Camp counselors help supervise campers and often lead small group activities with a focus on fun, safety and etiquette. In the springtime and summer, there are plenty of day camps offered for kids — from coding to karate to math. There are also traditional camps where campers stay at a facility or campground for a period of days or weeks. To work as a camp counselor, you’ll likely have to get certified in first aid and CPR.
8. Get Involved in Direct Sales
Average hourly pay: Depends on pay structure of company
Direct sales involves signing up with a company that sells products, such as jewelry, cookware or cosmetics, and often purchasing a starter kit with products you can sell for a profit or commission. While many direct sales opportunities are for people 18 or older, there are a few you can check into, such as GelMoment, which allows you to register as a distributor at age 16 — as long as you have a parent or guardian as a co-applicant.
9. Flip Items
Average hourly pay: Depends on items sold
Flipping items can be an easy way to make a profit and can make a good side hustle. Start by asking friends and family if they have anything that they don’t mind donating to you that they no longer want. It’s OK if the items need a little TLC before they’re ready to sell. You can also go to local garage sales, thrift stores and even check out the “free” section on online marketplaces to find stuff you can flip, like electronics you can easily repair, lawn furniture you can clean up, or furniture that could be made like-new with a fresh coat of paint.
10. Be a Call Reviewer
Average hourly pay: $1-$4.50
While you will have to be at least 18 to take on this job, and it pays less than the federal minimum wage, it’s a way to make a few extra bucks for gas money or a fast-food run. Check out Humanatic for these opportunities. Humantic requires you to have a PayPal account to work with them, and PayPal requires you to be 18 to have an account Humanatic reviews calls for companies who record their customer service calls. As a call reviewer, you’ll listen to recorded calls and answer a simple question at the end — that’s it.
11. Create Websites
Average hourly pay:$20.06
If you’re good at creating websites, you can sell your services for around $20 per hour or a flat rate that will adequately compensate you for the time you spend. To get started, make a sample website and approach local businesses to show them what you can do. You can also pitch your service to friends and family members who have small businesses without a website.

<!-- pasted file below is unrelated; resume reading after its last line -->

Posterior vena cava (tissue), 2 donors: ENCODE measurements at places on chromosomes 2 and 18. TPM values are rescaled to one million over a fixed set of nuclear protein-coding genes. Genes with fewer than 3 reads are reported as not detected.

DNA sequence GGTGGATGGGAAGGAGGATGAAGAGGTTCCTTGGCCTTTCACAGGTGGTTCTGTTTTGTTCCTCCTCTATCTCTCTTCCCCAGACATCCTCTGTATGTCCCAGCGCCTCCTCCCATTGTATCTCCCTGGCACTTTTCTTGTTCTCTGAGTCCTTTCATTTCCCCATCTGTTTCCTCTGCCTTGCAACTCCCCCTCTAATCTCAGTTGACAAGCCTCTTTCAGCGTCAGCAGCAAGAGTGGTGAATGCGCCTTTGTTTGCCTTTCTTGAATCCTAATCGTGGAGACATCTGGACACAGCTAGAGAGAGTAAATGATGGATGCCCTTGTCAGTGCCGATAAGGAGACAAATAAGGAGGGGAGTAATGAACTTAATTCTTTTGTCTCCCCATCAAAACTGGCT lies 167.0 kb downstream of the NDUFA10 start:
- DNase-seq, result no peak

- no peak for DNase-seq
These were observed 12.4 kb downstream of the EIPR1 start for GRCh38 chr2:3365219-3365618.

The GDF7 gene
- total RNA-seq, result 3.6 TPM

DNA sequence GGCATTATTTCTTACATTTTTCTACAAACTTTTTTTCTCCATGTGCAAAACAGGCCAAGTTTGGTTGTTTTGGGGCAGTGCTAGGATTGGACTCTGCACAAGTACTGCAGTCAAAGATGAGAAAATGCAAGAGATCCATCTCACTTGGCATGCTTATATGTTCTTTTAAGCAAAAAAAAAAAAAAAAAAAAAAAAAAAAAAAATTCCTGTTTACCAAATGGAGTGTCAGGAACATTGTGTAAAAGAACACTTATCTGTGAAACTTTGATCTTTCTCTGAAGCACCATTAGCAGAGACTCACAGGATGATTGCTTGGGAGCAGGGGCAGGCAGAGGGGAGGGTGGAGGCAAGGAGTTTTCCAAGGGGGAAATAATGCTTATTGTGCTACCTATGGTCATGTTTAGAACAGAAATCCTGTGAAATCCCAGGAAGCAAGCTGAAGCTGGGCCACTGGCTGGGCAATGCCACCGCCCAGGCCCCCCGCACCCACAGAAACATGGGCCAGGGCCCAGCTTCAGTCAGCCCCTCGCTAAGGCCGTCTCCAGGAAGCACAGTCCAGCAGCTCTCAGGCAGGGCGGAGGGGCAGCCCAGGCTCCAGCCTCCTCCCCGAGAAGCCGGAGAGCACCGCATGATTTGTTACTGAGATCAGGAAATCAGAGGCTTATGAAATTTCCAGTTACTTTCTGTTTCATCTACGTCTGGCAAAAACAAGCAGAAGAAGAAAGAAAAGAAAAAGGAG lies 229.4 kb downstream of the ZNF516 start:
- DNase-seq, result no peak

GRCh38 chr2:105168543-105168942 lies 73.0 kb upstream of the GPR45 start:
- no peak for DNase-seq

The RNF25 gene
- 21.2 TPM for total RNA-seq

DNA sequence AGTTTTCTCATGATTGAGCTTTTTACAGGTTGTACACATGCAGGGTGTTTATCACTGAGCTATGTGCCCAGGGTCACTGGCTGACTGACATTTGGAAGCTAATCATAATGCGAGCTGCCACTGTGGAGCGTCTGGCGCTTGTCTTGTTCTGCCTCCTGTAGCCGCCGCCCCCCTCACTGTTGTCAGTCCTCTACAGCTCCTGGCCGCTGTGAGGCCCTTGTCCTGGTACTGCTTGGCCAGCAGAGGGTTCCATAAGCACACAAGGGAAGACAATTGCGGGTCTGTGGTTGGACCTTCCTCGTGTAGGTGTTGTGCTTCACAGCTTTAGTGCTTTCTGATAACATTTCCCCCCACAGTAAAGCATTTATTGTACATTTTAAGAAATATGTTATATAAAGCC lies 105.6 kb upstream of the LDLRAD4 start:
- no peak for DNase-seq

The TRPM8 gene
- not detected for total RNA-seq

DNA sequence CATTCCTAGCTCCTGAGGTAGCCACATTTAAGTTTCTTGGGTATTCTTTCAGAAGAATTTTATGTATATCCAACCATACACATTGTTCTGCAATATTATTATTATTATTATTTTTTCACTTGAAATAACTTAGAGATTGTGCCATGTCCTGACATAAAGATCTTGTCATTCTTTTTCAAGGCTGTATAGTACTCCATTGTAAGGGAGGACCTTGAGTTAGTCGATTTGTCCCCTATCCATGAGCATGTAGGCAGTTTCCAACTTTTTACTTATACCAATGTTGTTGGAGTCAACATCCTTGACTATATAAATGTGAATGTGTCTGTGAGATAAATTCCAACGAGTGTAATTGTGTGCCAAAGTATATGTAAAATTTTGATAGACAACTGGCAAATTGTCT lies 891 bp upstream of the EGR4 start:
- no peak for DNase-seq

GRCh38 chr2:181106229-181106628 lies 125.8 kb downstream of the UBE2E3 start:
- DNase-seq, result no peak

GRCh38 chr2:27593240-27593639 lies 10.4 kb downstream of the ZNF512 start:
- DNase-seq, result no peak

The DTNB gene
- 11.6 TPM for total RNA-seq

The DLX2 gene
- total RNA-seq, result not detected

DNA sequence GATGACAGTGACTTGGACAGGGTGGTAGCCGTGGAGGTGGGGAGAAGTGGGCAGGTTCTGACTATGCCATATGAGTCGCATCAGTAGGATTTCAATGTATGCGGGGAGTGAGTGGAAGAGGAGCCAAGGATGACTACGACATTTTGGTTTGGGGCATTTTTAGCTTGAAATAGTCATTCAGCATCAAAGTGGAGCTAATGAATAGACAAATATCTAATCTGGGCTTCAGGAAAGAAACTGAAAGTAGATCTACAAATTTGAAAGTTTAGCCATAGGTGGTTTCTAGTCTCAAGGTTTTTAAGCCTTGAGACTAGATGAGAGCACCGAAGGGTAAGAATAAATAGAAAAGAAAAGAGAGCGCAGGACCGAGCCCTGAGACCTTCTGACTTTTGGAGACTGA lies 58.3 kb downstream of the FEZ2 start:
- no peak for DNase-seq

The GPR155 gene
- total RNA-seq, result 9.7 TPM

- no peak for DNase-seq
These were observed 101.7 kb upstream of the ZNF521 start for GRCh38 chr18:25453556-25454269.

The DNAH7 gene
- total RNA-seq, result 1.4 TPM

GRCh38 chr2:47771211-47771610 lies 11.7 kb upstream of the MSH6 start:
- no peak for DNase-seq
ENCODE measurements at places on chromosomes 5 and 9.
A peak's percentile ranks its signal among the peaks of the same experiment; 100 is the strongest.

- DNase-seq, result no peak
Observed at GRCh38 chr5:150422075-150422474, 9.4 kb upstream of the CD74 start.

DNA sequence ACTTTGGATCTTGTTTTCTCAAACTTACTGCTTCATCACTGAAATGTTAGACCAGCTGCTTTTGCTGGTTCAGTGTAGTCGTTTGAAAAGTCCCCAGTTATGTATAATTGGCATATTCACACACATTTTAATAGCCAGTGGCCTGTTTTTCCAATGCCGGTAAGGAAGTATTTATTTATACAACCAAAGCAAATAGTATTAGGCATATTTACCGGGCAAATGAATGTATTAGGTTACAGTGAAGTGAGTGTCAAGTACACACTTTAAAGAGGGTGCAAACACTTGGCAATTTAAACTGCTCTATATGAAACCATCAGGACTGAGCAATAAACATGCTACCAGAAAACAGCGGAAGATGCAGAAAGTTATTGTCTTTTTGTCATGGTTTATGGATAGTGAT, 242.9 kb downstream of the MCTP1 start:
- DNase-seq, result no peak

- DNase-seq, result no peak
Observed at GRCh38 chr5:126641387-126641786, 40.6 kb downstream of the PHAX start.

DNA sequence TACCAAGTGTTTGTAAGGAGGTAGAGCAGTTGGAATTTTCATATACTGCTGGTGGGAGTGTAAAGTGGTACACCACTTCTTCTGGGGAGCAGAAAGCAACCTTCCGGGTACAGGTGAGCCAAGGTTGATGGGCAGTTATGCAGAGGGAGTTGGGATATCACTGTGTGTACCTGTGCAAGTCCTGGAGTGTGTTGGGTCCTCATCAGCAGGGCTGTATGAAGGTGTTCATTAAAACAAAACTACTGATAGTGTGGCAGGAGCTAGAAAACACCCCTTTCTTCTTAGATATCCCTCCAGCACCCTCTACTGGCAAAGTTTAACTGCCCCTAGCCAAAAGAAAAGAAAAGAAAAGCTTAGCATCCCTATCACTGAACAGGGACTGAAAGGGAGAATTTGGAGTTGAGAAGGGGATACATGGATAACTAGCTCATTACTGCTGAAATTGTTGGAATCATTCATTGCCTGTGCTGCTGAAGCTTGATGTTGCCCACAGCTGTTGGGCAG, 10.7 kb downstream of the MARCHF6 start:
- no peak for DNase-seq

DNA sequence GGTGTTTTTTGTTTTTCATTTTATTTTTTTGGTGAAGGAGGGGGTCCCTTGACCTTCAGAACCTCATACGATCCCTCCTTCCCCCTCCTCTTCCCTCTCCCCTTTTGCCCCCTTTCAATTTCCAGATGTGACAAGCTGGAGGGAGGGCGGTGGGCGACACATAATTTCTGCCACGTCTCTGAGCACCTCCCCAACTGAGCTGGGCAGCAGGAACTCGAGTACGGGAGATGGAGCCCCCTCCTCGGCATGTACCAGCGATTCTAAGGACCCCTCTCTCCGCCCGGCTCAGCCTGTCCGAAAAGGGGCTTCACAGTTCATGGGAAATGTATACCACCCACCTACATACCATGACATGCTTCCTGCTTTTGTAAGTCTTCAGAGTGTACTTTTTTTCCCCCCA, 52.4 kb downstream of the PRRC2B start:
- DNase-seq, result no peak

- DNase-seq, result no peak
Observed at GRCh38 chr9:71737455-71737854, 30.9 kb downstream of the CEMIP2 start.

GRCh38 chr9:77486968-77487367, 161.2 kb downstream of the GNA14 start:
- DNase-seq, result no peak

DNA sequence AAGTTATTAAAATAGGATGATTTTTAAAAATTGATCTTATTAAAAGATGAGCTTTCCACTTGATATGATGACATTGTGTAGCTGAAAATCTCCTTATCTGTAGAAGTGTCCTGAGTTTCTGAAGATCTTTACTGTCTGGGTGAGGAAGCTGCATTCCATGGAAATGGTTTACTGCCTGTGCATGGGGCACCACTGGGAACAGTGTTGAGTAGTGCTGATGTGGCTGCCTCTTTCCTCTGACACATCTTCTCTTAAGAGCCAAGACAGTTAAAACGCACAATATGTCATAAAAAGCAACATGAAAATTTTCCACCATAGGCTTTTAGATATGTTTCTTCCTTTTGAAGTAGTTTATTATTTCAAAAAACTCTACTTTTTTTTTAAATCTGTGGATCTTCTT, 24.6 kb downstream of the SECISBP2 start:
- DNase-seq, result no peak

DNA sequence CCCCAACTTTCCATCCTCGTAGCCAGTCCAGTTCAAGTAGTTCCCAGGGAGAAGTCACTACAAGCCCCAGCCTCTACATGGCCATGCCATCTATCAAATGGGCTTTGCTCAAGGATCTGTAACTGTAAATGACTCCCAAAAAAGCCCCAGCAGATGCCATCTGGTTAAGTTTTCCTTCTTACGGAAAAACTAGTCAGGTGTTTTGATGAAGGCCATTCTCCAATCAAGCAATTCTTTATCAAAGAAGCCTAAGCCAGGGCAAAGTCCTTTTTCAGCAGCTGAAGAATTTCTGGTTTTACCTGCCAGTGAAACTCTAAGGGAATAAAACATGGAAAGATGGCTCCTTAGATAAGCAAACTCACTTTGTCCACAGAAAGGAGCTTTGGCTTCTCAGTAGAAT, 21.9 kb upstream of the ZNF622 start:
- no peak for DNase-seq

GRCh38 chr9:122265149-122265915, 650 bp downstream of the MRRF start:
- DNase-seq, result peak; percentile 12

12. Sell Your Unwanted Stuff
Average hourly pay: Depends on items
While you might not realize it right now, you likely have at least a few items lying around gathering dust that you could sell for cash. If you’re old enough to have social media accounts, you can post your items there. Or you can look into listing your items on mobile selling platforms, like LetGo, which will allow you to use its services as long as you’re at least 14 and you have the permission of your parent or guardian.
15. Become a Freelancer
Average hourly pay: Depends on your freelance skill
If you have a honed skill, like writing, digital animation, graphics design, photography, calligraphy, drawing, you can likely use it to earn money as a freelancer. Fiverr is an online freelance marketplace where you can sign up and create a profile to sell your services to people from all over the world who need them. The best part: As long as you are 13 years old, you can use Fiverr to promote your freelance services.
16. Resell Vintage Clothing and Accessories
Average hourly pay: Depends on items you sell
To make this gig work, you’ll need to spend some time visiting thrift stores and places like Goodwill or the Salvation Army to find vintage clothing and accessories you can resell for a profit. Consider asking elderly relatives you know to see if they would be willing to part with some of their vintage items to help you get started. Good places to sell vintage clothing and accessories are D-Pop or Etsy.
17. Become a Personal Assistant
Average hourly pay: $15.25
While you have to be at least 18 to sign up with services like TaskRabbit, you can still look for opportunities on your own to be someone’s personal assistant. Tasks you may be able to handle include office assistance, distributing flyers, organizing files, running errands, data entry, making travel reservations or watering plants.